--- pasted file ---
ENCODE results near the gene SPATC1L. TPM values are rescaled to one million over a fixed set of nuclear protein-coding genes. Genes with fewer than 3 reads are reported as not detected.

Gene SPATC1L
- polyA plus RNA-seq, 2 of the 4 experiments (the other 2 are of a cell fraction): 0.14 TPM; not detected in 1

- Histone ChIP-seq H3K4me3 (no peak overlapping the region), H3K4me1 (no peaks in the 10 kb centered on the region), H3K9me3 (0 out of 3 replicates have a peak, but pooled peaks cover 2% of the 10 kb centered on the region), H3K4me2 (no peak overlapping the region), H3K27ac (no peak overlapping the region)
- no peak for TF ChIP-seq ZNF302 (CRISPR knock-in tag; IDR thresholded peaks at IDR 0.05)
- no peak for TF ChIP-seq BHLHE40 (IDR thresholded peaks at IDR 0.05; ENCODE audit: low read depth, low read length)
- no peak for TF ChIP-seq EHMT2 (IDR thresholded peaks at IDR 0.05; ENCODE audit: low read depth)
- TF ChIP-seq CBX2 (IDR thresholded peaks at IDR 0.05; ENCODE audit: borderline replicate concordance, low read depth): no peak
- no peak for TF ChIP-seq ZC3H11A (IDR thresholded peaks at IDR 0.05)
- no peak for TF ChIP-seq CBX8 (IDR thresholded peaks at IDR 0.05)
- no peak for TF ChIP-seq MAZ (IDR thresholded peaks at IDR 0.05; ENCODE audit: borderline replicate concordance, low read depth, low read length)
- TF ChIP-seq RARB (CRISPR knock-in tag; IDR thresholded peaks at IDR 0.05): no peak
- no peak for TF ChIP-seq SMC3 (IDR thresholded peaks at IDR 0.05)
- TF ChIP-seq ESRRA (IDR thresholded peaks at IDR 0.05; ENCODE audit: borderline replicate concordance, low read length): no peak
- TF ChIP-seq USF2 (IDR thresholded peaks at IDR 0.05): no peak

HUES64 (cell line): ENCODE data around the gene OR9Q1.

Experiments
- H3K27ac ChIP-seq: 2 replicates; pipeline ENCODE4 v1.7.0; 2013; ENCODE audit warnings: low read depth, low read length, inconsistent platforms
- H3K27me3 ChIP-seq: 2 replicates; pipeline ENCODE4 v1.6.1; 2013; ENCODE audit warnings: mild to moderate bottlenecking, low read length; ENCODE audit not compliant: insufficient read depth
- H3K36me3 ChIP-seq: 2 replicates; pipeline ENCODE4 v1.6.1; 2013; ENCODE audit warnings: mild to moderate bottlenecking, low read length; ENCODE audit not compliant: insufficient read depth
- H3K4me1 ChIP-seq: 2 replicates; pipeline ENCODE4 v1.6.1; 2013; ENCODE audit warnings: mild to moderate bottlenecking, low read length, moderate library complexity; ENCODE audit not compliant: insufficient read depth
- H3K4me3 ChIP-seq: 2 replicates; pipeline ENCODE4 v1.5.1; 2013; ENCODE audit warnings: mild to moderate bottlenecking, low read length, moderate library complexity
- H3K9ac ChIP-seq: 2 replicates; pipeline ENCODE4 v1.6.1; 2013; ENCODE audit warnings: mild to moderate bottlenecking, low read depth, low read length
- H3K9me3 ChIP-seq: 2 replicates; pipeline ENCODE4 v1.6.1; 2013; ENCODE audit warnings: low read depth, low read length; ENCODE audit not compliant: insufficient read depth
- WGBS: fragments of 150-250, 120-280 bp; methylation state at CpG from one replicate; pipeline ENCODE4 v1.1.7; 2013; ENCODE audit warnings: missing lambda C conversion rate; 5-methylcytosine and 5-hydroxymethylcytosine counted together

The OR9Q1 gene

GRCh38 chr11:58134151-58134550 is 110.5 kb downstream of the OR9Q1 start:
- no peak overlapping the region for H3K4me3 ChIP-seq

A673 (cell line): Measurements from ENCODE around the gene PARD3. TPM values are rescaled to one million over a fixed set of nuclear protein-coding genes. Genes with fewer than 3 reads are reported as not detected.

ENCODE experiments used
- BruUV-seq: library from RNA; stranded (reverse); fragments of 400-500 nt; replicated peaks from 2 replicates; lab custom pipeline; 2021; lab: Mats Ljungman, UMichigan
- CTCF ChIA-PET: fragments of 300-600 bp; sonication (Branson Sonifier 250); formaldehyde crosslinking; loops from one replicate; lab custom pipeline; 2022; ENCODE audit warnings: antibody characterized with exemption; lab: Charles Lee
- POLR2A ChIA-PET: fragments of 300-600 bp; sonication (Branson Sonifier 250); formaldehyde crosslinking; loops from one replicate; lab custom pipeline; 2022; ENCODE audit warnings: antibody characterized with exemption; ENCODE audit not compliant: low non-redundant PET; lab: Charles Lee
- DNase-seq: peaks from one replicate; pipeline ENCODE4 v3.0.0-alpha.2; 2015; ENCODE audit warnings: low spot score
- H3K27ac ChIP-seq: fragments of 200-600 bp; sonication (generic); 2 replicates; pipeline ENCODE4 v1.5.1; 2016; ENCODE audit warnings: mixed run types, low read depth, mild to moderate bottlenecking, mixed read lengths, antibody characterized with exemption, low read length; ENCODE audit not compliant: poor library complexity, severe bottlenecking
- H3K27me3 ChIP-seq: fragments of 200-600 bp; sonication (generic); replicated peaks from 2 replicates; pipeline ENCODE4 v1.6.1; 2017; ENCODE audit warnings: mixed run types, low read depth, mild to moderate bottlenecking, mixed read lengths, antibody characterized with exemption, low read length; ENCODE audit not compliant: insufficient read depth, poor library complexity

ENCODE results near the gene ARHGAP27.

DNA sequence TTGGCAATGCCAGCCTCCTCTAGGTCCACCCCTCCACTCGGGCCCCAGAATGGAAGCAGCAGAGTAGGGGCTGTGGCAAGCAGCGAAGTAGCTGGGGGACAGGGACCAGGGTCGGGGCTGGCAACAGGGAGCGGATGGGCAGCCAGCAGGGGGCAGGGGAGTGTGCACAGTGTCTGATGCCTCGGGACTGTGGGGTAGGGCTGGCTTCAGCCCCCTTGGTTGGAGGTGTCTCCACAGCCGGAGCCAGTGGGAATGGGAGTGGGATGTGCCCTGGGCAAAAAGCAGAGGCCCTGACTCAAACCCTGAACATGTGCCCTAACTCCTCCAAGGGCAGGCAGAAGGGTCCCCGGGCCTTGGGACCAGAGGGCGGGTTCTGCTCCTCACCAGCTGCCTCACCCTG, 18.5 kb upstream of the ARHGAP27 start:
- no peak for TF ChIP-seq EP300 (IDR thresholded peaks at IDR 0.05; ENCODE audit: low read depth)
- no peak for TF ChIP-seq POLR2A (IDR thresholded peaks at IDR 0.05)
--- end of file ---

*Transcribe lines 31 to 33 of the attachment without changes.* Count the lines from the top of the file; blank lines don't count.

- BruUV-seq: library from RNA; stranded (reverse); fragments of 400-500 nt; replicated peaks from 2 replicates; lab custom pipeline; 2021; lab: Mats Ljungman, UMichigan
- CTCF ChIA-PET: fragments of 300-600 bp; sonication (Branson Sonifier 250); formaldehyde crosslinking; loops from one replicate; lab custom pipeline; 2022; ENCODE audit warnings: antibody characterized with exemption; lab: Charles Lee
- POLR2A ChIA-PET: fragments of 300-600 bp; sonication (Branson Sonifier 250); formaldehyde crosslinking; loops from one replicate; lab custom pipeline; 2022; ENCODE audit warnings: antibody characterized with exemption; ENCODE audit not compliant: low non-redundant PET; lab: Charles Lee